Data security and reputations : Risk or Opportunity?
New technologies have changed the way large organisations and companies interact with the public. Online consumerism means that purchases can be made online, at arms length. The distance from the traditional means of more physical exchange entails a level of trust not necessary in personal exchange, making reputational capital indispensible for digitally orientated businesses and business units. But scandals around data security mean that this has sometimes been difficult to achieve, and scandals at any one company can hurt reputations across a sector. Issues of trust are particularly important for companies trying to bridge the digital divide, tapping into a source of millions of customers, in the UK alone, that are currently not online. Those already mistrustful of new technology are likely to be further dissuaded by any data scandal in the media.
Cyber crime is on the increase and, in the US especially, and has become a focus for a lot of media attention. Organisations such as Target, Apple and even the University of Michigan have had their data security protocols shown to be inadequate in the face of increased pressure from hackers. The University of Michigan has had to instate a five-year insurance guarantee for those affected by data breaches, and are now more liable to identity theft. This type of guarantee represents the potential costs when an organisation’s reputation is damaged in this manner. If data security is breached in more organisations, costly remedies, including insurance will become increasingly necessary in order to regain public trust.
The amount of cases of data crime of late in the US has meant that the story has become amplified in the US media, with increased potential for reputational damage for the companies involved. As more cases of data mismanagement come to light, previous cases are referenced meaning that a company that suffers data loss may receive an initial amount of negative media content, followed by more negative content as similar stories come to light – thus amplifying the reputational damage around the event.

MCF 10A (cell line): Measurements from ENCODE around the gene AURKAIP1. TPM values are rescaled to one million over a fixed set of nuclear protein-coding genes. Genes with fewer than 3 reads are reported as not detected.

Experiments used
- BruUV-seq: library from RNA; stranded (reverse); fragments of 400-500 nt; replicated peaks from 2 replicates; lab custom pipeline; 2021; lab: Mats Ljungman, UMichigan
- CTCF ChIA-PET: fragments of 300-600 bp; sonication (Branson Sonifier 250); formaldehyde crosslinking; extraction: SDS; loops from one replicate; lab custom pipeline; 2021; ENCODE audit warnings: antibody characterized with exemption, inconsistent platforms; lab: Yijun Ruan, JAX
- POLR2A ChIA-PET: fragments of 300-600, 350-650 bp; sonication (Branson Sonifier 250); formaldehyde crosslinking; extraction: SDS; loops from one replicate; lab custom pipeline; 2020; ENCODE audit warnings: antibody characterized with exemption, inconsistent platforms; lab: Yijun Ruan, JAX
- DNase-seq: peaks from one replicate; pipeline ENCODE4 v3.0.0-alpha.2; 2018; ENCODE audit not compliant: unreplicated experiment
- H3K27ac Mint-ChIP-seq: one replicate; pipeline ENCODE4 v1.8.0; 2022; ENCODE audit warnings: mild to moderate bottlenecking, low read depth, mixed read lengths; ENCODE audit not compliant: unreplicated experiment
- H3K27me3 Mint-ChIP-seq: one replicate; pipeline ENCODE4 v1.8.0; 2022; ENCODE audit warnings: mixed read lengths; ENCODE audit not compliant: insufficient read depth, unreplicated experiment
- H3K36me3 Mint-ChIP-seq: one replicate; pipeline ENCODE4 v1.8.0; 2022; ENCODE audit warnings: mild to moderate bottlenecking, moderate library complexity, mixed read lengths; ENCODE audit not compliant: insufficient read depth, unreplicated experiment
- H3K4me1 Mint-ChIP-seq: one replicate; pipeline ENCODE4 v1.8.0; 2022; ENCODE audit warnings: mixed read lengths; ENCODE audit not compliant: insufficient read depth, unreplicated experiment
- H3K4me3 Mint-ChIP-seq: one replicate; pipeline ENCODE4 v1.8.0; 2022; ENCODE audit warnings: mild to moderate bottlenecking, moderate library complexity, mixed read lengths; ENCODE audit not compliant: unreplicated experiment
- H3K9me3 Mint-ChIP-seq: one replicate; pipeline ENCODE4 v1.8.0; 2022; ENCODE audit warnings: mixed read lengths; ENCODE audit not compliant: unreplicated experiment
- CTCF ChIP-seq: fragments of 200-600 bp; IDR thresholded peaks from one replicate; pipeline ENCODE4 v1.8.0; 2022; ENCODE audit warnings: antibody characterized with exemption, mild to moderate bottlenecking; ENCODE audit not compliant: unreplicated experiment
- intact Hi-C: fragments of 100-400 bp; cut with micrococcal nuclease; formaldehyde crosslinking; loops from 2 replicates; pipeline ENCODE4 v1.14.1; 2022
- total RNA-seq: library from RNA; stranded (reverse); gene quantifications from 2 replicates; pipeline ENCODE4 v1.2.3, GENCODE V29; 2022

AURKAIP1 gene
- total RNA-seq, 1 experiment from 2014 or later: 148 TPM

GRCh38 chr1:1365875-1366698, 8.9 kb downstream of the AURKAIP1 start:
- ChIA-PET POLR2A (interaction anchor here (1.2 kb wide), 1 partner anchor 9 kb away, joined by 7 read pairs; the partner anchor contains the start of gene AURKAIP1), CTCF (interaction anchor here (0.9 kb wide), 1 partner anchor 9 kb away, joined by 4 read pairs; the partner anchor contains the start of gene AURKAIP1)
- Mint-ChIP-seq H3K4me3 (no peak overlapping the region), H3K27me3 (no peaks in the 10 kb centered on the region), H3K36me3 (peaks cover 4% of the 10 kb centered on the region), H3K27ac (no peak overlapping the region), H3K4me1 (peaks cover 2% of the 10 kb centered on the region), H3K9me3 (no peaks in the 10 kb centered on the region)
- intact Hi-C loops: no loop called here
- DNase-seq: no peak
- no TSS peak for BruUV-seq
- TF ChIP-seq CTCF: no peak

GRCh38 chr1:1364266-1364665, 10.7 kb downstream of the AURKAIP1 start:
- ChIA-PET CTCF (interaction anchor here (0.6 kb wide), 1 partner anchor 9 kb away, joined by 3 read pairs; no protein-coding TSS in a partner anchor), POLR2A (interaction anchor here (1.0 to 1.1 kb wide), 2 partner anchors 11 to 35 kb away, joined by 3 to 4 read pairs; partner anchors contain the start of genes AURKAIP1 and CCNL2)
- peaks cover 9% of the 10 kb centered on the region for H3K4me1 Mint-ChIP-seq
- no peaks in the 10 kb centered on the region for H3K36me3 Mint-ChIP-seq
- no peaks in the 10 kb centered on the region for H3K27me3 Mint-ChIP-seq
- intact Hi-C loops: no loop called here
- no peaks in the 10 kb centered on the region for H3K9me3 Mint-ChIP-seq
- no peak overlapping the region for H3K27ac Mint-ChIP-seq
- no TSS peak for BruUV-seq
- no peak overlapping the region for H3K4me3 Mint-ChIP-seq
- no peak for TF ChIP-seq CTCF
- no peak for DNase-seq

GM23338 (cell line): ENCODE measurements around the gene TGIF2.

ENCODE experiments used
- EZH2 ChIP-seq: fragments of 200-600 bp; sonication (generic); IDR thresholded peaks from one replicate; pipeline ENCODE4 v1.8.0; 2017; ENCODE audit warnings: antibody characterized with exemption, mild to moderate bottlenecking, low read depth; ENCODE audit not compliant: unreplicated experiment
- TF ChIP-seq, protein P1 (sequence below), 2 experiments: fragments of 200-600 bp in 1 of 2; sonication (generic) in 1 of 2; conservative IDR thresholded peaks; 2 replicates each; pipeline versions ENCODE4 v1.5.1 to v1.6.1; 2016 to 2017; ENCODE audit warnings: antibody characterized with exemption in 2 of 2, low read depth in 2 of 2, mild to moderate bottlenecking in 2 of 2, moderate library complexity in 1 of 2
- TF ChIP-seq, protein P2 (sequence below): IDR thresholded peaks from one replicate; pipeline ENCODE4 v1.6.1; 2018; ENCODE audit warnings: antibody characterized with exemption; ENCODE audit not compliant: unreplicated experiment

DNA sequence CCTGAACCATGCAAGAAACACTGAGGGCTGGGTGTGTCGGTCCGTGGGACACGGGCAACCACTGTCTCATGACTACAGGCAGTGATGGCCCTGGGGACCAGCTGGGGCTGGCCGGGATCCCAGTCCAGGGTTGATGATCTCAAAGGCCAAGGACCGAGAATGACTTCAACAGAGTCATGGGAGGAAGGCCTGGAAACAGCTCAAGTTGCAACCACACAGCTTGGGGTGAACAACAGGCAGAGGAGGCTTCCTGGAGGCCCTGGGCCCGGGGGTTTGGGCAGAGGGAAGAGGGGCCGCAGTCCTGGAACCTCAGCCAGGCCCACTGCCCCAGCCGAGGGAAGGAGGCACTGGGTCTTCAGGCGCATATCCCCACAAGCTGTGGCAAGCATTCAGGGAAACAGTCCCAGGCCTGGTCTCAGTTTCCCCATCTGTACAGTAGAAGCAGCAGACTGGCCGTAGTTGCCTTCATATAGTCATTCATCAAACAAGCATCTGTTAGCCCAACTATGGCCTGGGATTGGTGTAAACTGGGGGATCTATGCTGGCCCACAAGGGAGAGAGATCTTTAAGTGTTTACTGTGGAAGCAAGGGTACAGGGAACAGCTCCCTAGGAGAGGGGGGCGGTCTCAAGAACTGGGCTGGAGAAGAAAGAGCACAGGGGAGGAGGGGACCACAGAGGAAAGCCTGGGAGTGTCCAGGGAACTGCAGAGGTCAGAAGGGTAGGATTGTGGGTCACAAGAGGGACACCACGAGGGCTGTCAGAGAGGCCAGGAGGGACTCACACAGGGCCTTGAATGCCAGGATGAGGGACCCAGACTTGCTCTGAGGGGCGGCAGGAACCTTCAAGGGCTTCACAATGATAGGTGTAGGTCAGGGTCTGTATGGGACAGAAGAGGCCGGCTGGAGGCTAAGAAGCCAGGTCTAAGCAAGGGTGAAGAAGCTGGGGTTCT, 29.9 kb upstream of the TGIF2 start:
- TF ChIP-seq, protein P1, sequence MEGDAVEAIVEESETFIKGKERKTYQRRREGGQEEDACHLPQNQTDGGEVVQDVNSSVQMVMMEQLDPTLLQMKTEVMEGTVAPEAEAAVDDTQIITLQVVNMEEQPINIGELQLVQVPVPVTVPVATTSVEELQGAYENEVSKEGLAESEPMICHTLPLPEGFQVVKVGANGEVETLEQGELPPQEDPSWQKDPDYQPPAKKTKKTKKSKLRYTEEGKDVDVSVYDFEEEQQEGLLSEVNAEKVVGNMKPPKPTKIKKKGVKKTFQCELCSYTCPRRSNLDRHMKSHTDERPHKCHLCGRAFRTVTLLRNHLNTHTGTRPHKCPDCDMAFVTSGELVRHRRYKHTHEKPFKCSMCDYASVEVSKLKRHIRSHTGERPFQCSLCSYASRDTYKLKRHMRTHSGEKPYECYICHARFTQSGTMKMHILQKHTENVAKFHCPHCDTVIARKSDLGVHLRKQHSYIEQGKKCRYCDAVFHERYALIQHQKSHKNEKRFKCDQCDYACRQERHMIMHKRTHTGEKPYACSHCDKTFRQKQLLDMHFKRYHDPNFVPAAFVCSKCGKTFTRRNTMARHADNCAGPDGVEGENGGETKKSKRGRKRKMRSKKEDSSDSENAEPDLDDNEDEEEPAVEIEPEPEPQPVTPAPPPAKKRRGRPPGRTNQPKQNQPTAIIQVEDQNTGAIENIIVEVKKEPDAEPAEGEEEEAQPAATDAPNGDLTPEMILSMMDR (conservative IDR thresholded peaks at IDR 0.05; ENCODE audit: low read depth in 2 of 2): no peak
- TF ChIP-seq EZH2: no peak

Banks have invested heavily in digital banking tools, with online banking and banking apps, for example. The reputation of these services is imperative, as one requires high-levels of trust in an IT systems that control access to people’s incomes, savings and loans. In moving towards digital banking, banks have reduced costs, but the reputation of these services is pivotal to their use. Banks, therefore, face significant reputational risks from perceived threats to their current operations from cyber crime.
The insurance sector faces two main reputational threats from data crime: their ability to honour insurance against cyber crime in the context of rising online crime as well as there ability to guard against cyber crime affecting their own business. Insurers handle vast amounts of sensitive client information, any threat to which, would surely dent impressions of a specific insurer or group of insurers, with major implications for their reputations.
Many of those companies involved in professional services, including the “big four” have moved into data security consulting. This has been an important growth opportunity for these businesses. It also represents a potential reputational hazard. If these companies, that are now giving advice on cyber security, were to fall victims of the crimes themselves, it would surely undermine their authority in this area, causing immense reputational damage. This damage could also undermine authority in other services that these companies provide – entailing a significant reputational risk for these companies.
As companies come to rely ever more heavily on digital technologies that require trust, the reputation of these systems and these companies will become increasingly important. Any threats to these systems will entail reputational damage from a public that fears for the safety of their personal data, and investors and analysts that who asses the viability of these new systems and the companies that run them.
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